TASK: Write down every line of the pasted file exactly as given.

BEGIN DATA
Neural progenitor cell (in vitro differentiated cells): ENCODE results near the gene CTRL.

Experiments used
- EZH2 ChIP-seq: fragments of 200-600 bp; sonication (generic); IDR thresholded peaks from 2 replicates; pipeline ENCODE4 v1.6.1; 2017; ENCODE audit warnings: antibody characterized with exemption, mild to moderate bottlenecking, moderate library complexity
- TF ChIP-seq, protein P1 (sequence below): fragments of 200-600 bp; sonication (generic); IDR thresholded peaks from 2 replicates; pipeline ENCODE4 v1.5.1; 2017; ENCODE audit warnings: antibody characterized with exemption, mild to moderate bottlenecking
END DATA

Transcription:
Neural progenitor cell (in vitro differentiated cells): ENCODE results near the gene CTRL.

Experiments used
- EZH2 ChIP-seq: fragments of 200-600 bp; sonication (generic); IDR thresholded peaks from 2 replicates; pipeline ENCODE4 v1.6.1; 2017; ENCODE audit warnings: antibody characterized with exemption, mild to moderate bottlenecking, moderate library complexity
- TF ChIP-seq, protein P1 (sequence below): fragments of 200-600 bp; sonication (generic); IDR thresholded peaks from 2 replicates; pipeline ENCODE4 v1.5.1; 2017; ENCODE audit warnings: antibody characterized with exemption, mild to moderate bottlenecking